The selection of the best indexes for the estimation of oil and water content (% fresh matter) was carried out by following the previously described procedure. Three indexes were selected, which included absorbance at three wavelengths, i.e. 1206 nm, 1724 nm, and 1760 nm. For the test set r2 achieved 0.88 and RPIQt was 4.4. Then, the same indexes were used to estimate water content (% fresh matter). This solution provided a compromise between the estimation performance and the use of a minimum number of singular wavelengths. The r2 value was 0.84 and the RPIQt was 3.1. These values were comparable to those obtained with PLSR, although in this case only three wavelengths were required (Figure 7).

Figure 7. Scatterplot of estimated oil content (% fresh matter) against actual values: model with the whole raw spectra (upper row) and model with indexes computed from selected wavelengths (bottom row).

 

4. CONCLUSIONSTOP

The NIR spectra from fresh olive fruits were affected by shifts in baseline and non-linearities mainly as a result of light scattering, which induced additive and multiplicative effects. In the present work, classic spectral pre-treatments were applied to diminish such effects prior to the development of PLSR models. However, they do not always guarantee successful results. Some pre-treatments yielded poorer estimation capabilities for oil content (% fresh matter) than that provided from the raw spectra (lower r2 and lower RPIQt). Therefore, part of the dispersion containing useful information was reduced by the pre-treatment. Despite the scattering effects manifested throughout the raw spectra, several wavelengths showed a wider dispersion which was related to oil and water content. Thus, raw data are reliable for obtaining estimation models.

Acceptable performances were obtained when using raw spectral data from 1100 nm to 2500 nm at 2 nm resolution (total of 700 wavelengths). The estimation of oil content in external validation achieved an r2 value of 0.85 and RPIQt value of 3.9. As for water content r2 was 0.9 and RPIQt was 3.6. The estimation of the water content consistently showed better results when compared to oil estimation.

For both parameters, oil and water content, the estimation models included absorbance bands assigned to both compounds. Such a result suggests that their proportion in fresh tissue affects the proportion of their corresponding spectral responses. Thus, useful information for the quantification of each parameter is reciprocally contained in their corresponding absorbance bands.

The spectral data bases that are typically used for the estimation of parameters from the NIR spectra of olive fruits contain a huge number of variables. Moreover, PLSR models include several LV which are combinations of the whole range of variables. The amount of data managed can be significantly simplified by the application of a specialized selection of variables, without a reduction in estimation capacity. The CovSel method was applied in the present work which involved a reduction from 700 variables to 6 and to 5 variables for oil content and water content, respectively. Such variables were hierarchically selected according to their covariance with such contents. Estimation performance overcame that obtained with PLSR models without variable selection. For the test set the r2 reached values of 0.9 and 0.92 for oil and water content, respectively.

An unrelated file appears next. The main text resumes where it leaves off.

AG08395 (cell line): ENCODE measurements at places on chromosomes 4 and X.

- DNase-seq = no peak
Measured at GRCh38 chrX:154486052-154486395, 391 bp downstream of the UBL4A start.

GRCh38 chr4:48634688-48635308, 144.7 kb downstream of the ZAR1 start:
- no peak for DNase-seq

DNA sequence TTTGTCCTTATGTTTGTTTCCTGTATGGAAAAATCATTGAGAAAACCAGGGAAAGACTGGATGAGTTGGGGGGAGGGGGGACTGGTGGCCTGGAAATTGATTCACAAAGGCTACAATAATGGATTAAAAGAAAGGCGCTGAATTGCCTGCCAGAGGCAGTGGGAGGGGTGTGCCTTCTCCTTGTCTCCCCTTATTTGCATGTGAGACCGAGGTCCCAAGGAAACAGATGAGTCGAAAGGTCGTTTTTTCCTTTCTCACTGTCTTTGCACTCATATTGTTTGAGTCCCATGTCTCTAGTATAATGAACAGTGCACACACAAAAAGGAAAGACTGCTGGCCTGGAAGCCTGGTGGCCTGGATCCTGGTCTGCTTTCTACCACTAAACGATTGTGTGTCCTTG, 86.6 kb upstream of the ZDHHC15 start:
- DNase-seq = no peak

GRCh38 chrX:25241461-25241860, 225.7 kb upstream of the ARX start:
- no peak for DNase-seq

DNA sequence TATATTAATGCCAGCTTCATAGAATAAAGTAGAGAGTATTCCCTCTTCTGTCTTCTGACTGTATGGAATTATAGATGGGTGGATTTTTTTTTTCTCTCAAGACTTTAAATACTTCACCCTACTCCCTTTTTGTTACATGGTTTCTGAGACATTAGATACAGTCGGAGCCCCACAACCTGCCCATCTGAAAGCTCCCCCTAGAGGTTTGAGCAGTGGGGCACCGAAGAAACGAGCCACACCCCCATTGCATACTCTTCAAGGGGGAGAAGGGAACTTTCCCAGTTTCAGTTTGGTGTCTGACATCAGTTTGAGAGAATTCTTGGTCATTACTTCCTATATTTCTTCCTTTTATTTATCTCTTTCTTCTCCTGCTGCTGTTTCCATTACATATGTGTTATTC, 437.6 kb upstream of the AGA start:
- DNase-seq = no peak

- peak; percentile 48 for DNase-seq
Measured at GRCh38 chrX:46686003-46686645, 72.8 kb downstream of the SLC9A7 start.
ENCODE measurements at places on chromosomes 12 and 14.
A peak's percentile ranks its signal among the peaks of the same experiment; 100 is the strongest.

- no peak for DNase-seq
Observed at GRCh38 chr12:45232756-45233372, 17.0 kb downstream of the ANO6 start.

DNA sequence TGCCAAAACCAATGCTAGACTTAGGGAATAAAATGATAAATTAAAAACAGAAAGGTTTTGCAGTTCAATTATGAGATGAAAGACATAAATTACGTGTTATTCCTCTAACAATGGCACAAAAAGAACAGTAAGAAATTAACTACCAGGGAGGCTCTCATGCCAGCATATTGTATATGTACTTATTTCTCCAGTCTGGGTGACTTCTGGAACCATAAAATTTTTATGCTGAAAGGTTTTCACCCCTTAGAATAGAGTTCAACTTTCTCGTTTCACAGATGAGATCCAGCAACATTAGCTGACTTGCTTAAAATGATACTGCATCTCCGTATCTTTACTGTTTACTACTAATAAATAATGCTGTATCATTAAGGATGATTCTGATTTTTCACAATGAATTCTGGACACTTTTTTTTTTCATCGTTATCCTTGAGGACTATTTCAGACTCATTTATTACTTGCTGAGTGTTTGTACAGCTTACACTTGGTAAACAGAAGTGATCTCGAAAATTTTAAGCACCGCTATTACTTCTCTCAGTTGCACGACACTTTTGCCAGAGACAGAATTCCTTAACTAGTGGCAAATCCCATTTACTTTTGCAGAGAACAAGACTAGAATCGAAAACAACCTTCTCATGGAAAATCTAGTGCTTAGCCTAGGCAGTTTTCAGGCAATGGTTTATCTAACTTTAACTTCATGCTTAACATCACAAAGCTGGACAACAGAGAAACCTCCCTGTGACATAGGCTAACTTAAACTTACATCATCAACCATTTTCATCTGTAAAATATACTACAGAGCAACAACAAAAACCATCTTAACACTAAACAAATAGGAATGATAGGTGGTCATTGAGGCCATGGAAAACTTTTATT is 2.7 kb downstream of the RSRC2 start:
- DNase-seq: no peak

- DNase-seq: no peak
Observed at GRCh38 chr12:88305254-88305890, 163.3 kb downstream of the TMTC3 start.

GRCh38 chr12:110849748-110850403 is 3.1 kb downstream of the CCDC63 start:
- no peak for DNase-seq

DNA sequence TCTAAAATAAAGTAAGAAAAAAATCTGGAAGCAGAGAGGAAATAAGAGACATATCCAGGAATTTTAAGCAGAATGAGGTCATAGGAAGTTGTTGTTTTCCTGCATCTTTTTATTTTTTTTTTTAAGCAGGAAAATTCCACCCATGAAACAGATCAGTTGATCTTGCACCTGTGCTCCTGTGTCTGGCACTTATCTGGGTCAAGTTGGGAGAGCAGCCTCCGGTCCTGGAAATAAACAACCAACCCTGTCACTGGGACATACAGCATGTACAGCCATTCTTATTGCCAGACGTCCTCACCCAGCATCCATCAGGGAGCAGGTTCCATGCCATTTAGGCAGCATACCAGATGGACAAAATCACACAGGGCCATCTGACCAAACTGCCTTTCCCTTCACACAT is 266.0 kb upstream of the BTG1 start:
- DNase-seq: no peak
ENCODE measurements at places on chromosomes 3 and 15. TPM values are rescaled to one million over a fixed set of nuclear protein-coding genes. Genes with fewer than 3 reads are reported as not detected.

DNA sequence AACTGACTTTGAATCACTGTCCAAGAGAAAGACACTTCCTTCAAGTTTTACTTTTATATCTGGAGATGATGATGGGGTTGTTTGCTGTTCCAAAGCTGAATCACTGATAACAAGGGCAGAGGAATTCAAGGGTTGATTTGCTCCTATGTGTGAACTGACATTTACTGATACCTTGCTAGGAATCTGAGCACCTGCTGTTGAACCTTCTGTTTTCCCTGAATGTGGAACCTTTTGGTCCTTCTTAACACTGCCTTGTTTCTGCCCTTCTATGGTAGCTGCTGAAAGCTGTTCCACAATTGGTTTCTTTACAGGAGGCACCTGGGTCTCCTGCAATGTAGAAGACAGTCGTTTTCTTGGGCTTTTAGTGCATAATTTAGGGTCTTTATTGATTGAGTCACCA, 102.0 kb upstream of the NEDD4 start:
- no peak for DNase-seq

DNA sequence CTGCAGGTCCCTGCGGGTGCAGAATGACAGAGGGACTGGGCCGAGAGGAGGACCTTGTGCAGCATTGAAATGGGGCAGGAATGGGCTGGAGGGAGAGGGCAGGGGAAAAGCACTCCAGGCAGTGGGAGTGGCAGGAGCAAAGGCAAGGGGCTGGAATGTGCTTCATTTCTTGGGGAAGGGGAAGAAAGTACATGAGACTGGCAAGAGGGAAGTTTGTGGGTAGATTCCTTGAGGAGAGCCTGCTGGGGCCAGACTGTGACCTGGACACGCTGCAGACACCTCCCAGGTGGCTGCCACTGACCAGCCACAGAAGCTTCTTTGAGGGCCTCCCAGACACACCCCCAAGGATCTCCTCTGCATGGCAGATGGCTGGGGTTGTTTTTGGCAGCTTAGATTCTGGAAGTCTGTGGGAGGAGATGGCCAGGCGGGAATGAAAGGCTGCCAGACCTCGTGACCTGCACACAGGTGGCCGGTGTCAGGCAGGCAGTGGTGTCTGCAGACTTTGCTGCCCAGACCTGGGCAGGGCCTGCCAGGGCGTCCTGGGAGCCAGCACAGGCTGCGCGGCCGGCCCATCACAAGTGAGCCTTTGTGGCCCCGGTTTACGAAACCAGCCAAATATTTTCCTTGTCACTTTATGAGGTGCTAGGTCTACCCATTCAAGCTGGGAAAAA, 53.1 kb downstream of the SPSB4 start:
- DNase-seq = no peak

Required wavelengths can be restricted to an even lower practical number. The evolution of the relative peak heights found for absorbance at 1724 nm and at 1760 nm can be exploited. The indexes were computed as ratios of their absorbance. The indexes spread the dispersion at each wavelength, which enhanced the covariance with the responses and thus, improved the estimation capability. Three indexes were selected, which included 1206 nm, 1724 nm, and 1760 nm. For oil content r2 reached a value of 0.88 and RPIQt was 4.4. For water content the r2 value was 0.84 and the RPIQt was 3.1. Estimation performance can be comparable to that obtained with PLSR with 700 variables. It is noticeable that in this case only three wavelengths were required.

These are encouraging results since straightforward and robust methodologies for fruit inspection are pursued by the olive industry. The identification and evaluation of a reduced number of singular wavelengths is a step towards the development of multi-wavelength devices, such as cameras, which could be used in field, industrial and laboratory environments.

ACKNOWLEDGMENTSTOP

Authors gratefully acknowledge Jacinto Cabetas from El Carpio de Tajo (Toledo), Antonio Capitán from Écija (Sevilla), Casas de Hualdo from Puebla de Montalbán (Toledo) and Todolivo from Pedro Abad (Córdoba) for access to olive orchards where this research was conducted.

We thank Beatriz Somoza-Rodríguez for assistance in NIR spectra data collection. In addition, the authors gratefully acknowledge Jean Michel Roger from Irstea, UMR ITAP, (France) for his valuable expertise advice and lecturing on Chemometrics.

This work was partially supported by AGL2013-49047-C2-1-R and AGL2016-77282-C3-2-R. The authors gratefully acknowledge the Comunidad de Madrid (S2013/ABI-2747, TAVS-CM, Spain) and European Structural Funds for financial support. LPF-TAGRALIA is part of the CEI Moncloa Campus of Excellence, UPM-UCM (Spain).